In the afternoon we arrived at the Ger Camp in the Terelj National Park, where we stayed for two nights. We stayed in traditional gers which are large round tents with four beds and a fire in the centre, where a lady would come in every few hours (including in the night) to keep the fire going. The scenery was beautiful and I don't think you could get bored walking out from your ger every morning and seeing the snowy mountains.
Activities that we did included watching the film 'The Mongol', walking up one of the steep hills to look down on the valley and ger camp, sledging and dressing in traditional Mongolian clothing.
Inside the National Park there is a rock that looks like turtle and is aptly named 'Turtle Rock', so obviously this was a manditory stop on the bus to get a photo.
Horse riding through the national park was the next thing we did and I couldn't get over how beautiful the landscape was...
We then visited a nomadic Mongolian family. The lady made us all Mongolian tea and told us (through our honcho) that she had been a nomad for 22 years. The gers that they live in can be packed up in 30 minutes and some families move around 3-4 times a year. Children who live in rural Mongolia all go to boarding school from the age of 6 years, and this is funded by the government, leading to a literacy rate of 98% across the country. We ate traditional Mongolian snacks, which were interesting and certainly tasted quite sour. To quote my sister it was an 'I'll eat it but I won't have it again' moment! As for Mongolian tea, it's tea with milk and a lot of salt. Seriously. I drank some as I was really keen to try it and as the nomadic lady made some as she knew I liked my tea, I couldn't really not. I won't be recreating it any time soon! Treats and tea aside, I don't think I've ever eaten so well. The vegetarian food they cooked was incredible, including marinated tofu and fresh vegetables and it's fair to say even some of the meat eaters said that our veggie dumplings were better!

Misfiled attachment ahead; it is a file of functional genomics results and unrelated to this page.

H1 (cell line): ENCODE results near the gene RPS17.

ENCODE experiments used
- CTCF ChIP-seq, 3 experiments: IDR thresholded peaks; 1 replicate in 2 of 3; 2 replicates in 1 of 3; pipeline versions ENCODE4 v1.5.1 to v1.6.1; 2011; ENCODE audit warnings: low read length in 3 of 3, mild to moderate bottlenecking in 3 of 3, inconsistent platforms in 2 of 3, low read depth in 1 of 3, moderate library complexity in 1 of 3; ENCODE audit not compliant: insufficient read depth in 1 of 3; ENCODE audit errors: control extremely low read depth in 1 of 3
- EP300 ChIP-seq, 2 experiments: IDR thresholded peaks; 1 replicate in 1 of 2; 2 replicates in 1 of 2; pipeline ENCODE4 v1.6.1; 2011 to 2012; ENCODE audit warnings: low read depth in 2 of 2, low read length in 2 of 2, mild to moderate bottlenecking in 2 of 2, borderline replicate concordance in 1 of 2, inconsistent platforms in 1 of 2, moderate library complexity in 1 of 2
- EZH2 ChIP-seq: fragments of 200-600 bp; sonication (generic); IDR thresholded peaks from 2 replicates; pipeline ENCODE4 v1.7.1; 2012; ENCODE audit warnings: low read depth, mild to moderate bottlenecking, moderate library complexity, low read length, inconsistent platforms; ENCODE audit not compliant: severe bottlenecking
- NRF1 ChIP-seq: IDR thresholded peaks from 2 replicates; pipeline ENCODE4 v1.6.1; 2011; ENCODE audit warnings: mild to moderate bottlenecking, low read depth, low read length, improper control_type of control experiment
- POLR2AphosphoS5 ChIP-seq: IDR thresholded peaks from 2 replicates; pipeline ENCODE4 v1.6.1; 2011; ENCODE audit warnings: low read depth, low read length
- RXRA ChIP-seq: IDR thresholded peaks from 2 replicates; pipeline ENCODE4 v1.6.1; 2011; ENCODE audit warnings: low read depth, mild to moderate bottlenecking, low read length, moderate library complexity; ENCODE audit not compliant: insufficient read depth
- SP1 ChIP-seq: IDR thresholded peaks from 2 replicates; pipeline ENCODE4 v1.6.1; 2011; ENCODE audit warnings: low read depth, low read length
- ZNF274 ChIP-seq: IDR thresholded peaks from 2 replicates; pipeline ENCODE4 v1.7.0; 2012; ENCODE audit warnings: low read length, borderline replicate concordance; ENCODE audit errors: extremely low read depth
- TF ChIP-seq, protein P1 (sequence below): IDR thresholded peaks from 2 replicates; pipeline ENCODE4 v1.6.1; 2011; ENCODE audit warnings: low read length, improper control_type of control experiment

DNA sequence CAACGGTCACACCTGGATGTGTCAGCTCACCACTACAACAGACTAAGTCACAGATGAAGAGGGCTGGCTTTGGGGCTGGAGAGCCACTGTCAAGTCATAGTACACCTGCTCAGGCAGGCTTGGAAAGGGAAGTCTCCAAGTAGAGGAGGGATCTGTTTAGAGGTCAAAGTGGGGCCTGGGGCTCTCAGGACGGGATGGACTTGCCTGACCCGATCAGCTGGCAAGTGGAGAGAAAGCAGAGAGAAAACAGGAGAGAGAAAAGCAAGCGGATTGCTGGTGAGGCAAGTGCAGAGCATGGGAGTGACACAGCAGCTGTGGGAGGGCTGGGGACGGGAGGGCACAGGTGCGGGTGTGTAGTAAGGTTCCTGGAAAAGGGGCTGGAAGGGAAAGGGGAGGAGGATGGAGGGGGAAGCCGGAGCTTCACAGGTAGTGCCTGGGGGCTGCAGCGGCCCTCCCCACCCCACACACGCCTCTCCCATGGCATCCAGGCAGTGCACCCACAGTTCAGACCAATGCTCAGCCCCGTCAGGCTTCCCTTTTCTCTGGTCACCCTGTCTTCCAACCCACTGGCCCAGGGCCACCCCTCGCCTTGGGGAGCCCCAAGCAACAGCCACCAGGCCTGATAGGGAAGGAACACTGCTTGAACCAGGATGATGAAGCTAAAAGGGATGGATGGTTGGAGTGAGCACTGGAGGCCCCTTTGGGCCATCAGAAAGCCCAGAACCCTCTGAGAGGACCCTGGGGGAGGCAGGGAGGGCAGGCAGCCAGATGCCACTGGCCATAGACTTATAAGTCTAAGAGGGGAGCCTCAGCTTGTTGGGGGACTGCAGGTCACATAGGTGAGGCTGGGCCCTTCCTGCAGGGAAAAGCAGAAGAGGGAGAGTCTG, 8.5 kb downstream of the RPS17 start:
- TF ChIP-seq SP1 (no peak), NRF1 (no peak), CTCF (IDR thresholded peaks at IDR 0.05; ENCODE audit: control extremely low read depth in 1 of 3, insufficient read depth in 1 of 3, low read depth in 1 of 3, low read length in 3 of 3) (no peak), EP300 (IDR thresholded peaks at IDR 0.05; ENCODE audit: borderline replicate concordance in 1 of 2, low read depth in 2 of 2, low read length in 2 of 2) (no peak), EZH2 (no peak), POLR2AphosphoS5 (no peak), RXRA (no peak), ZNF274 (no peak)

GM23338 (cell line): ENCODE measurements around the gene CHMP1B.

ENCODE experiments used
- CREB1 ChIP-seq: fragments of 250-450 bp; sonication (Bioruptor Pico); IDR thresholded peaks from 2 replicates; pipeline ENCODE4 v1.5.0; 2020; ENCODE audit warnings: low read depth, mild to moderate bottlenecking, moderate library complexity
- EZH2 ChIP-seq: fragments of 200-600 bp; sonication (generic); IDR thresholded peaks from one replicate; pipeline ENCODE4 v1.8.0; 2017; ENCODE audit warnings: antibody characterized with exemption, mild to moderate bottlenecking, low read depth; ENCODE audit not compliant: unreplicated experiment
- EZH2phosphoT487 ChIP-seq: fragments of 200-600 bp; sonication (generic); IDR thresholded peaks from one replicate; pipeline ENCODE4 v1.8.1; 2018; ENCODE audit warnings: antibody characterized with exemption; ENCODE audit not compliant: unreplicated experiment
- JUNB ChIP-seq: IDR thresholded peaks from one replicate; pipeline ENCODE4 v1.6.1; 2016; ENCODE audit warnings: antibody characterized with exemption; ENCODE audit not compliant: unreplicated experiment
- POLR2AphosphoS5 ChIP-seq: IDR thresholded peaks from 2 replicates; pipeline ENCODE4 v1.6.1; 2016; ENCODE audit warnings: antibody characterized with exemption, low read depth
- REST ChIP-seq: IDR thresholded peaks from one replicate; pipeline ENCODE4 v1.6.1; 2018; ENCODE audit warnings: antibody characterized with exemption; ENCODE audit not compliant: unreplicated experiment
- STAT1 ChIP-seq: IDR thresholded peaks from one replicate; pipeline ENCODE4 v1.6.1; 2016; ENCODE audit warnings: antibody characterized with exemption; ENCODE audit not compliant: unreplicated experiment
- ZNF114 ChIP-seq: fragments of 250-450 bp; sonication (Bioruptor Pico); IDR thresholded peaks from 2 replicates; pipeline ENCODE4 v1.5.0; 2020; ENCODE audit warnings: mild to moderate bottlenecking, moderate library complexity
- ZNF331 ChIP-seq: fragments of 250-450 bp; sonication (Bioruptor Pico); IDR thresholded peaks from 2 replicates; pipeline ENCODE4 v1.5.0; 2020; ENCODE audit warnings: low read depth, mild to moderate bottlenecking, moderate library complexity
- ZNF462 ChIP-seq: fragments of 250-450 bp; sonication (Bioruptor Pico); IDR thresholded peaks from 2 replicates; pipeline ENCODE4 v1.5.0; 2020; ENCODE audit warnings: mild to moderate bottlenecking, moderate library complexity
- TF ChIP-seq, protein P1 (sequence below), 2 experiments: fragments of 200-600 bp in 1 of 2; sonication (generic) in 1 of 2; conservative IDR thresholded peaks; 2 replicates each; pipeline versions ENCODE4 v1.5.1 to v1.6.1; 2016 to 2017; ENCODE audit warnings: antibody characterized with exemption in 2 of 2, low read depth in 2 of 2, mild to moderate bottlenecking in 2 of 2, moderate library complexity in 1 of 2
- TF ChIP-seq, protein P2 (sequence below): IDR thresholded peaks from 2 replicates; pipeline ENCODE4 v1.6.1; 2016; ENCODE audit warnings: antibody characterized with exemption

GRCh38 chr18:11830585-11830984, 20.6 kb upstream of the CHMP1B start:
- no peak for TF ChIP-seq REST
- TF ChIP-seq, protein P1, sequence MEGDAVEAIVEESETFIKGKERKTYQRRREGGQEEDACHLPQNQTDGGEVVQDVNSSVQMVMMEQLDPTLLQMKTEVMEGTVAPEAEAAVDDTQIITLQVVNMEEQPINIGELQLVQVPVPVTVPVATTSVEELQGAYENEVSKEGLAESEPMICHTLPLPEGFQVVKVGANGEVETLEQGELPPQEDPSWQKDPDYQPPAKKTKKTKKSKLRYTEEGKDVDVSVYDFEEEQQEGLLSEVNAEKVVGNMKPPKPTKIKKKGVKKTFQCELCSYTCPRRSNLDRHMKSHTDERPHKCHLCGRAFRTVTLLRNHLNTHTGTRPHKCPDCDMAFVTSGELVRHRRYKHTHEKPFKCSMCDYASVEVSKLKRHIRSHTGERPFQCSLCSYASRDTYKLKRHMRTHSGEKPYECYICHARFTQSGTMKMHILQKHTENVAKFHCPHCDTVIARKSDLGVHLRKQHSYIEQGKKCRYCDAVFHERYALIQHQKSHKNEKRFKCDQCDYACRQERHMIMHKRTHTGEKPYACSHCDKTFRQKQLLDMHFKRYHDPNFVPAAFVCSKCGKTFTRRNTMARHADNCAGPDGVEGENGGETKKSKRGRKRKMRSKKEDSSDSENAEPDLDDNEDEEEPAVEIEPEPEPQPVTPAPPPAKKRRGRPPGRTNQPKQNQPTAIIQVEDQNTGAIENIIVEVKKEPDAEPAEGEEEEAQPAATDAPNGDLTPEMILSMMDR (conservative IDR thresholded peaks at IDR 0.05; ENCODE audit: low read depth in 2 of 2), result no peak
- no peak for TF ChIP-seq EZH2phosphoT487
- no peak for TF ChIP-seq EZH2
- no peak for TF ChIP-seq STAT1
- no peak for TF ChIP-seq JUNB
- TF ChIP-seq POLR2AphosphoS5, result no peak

Mongolia is definitely a country I will visit again, it's not really on the traditional tourist map, but it should be and I think the photos speak for themselves. The scenery is incredible, the people are the friendliest I've ever met and another bonus is that you don't need to sort a visa. Their culture is so interesting and there are so many things to do and you have an amazing city to explore as well as stunning national parks within an hour of each other. Already looking forward to the next trip there as I'd like to see it in summer where it will be completely different again! 😊
Random Facts I learnt about Mongolia
1) Ulaanbaatar is the coldest capital in the world
2) Mongolia has a closed currency, so money can only be exchanged in the country itself
3) The Mongolian empire was the largest land empire ever to exist
4) Mongolians have a saying that is 'those that built the Great Wall of China were great, but those who they built it to keep out were greater' ....seeing as I'm in China at the moment I'll leave that there....
5) 70% of Mongolians are under 38 years old